According to the Goodreads page for this book, this is the second book in a series, but the good news is that as far as this reader is concerned, there is nothing ‘missing’ or nothing to suggest that one really needs to read another book prior to reading this.
The author, Fiona Wood, is Australian. This is important only because it explains why the reader might come across a passage in which the characters notice a wallaby nearby.
This is a YA book – teens against the world with the world here represented by wilderness. The students are at an outdoor school or a camp, but the lessons they learn are not so much about the wilderness, but about themselves and how they currently do and must learn to fit into the world. And the world, a teen discovers, is not as simple as the world of a child. Friendships, betrayals, first love, and first sex. These are the experiences of these young adults in Wildlife.
One of the things that sets this apart from so many YA books is how real the characters appear to be drawn. In many books aimed at this target demographic, the characters represent a raw emotion, but not necessarily a real person. These people are very real. I felt as though I could walk through the halls of my nearby high school and pick these people out.
And part of what has made them real is their dialog that rings true, and their reactions to situations. I was especially caught up with the young lady losing her virginity and the way the whole thing is handled:
Deciding to do it is less momentous and certainly less rational than it should be; I can’t even say it is a decision; it’s more like a switch has flicked.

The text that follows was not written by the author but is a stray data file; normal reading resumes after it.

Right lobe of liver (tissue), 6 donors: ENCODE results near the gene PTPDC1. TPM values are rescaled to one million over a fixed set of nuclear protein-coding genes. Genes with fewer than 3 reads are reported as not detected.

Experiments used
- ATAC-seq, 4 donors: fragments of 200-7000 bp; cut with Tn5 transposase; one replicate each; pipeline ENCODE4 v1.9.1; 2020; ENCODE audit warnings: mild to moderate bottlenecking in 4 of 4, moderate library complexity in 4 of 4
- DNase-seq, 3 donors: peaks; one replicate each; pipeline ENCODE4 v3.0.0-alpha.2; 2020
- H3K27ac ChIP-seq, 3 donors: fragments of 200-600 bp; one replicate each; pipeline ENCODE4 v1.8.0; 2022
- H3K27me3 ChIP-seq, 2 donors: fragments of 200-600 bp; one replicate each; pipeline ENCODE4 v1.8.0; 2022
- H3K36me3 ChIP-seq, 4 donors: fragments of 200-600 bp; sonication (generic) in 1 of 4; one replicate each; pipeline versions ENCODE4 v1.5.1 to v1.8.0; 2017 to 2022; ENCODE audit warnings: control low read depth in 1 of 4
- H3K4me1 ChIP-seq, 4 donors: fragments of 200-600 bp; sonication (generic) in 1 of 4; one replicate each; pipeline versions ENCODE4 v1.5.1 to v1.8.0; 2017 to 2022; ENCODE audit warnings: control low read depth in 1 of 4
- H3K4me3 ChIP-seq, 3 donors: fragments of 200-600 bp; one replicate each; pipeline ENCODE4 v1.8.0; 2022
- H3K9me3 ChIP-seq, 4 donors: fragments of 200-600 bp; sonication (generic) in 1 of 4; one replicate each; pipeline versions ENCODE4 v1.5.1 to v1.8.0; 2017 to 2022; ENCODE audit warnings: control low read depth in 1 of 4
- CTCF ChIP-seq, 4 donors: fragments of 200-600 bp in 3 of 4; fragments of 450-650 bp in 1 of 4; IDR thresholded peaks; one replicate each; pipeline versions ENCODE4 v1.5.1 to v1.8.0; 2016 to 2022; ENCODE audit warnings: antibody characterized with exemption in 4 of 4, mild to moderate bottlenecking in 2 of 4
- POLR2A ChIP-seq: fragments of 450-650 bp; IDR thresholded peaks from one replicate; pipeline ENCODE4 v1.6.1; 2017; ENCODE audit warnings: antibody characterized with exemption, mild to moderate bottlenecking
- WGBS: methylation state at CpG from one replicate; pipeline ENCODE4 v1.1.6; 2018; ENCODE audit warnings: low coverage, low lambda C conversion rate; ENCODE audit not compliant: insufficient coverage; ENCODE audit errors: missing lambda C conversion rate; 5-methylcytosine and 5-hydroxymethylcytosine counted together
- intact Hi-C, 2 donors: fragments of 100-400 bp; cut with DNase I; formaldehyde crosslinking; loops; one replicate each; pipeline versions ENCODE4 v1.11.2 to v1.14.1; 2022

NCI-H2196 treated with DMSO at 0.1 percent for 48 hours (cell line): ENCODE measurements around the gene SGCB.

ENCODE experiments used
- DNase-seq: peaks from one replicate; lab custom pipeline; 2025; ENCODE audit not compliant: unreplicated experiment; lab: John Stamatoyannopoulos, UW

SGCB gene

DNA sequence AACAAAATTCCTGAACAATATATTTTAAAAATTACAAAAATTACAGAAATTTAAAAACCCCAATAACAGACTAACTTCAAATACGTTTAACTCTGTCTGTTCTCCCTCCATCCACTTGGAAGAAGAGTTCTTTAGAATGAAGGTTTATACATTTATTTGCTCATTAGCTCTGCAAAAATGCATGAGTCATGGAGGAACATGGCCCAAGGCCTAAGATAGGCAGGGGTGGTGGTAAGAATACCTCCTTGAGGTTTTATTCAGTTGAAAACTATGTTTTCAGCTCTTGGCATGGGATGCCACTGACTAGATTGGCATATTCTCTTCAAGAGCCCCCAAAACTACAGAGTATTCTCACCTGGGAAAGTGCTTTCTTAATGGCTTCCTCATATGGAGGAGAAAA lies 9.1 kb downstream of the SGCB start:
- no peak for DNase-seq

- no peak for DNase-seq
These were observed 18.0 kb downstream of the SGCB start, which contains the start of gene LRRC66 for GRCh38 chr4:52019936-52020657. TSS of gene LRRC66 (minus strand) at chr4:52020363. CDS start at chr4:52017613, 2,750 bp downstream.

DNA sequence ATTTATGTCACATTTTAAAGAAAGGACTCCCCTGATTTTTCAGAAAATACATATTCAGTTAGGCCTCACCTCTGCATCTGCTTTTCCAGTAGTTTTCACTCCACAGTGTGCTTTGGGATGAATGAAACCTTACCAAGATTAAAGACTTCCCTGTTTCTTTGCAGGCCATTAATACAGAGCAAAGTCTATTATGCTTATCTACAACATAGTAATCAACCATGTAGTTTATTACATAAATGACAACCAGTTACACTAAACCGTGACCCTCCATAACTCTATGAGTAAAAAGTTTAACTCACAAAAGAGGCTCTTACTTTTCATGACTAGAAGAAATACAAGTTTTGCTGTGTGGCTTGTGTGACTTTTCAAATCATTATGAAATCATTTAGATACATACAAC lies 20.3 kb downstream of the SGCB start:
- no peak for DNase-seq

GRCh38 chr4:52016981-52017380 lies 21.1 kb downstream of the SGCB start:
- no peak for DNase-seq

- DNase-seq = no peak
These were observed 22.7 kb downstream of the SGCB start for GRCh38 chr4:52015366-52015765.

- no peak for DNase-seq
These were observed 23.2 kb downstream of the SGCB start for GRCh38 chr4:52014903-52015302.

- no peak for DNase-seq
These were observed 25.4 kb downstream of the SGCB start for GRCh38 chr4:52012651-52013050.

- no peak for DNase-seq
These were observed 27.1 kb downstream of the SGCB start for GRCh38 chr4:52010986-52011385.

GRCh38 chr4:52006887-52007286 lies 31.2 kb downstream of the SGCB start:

Followed shortly thereafter by:
Did we really just do that? I want to hide my face. I want to look into a mirror in private, to check if I’m still me.
And the really observant:
I walk into the house an unvirgin, and no one notices.
This struggle to understand herself as a sexual being, and the relationship with the boy, combined with reactions from friends, is so much a part of many teens’ lives. And the best part is … it is not a commentary or a persuasion for or against teen sex. It addresses it in such an honest way.
But the book is about more than just teen sex. It is all the aspects of moving from child to adult and all of it is addressed equally honestly (and not always with answers, as life typically is). And if that isn’t enough to make you want to read this book, perhaps Fiona Wood’s way with words will help. When you read a book and come across descriptions like this
I need to pack the swoon back into the wrong end of the telescope before I drown in the distraction of him.
how can you not be impressed?
Looking for a good book? Wildlife, by Fiona Wood, is a beautiful, honest book of Young Adult struggles.
I received a digital copy of this book from the publisher, through Netgalley, in exchange for an honest review.
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author: Fiona Wood
series: Six Impossible Things/Wildlife #2
hardcover, 400 pages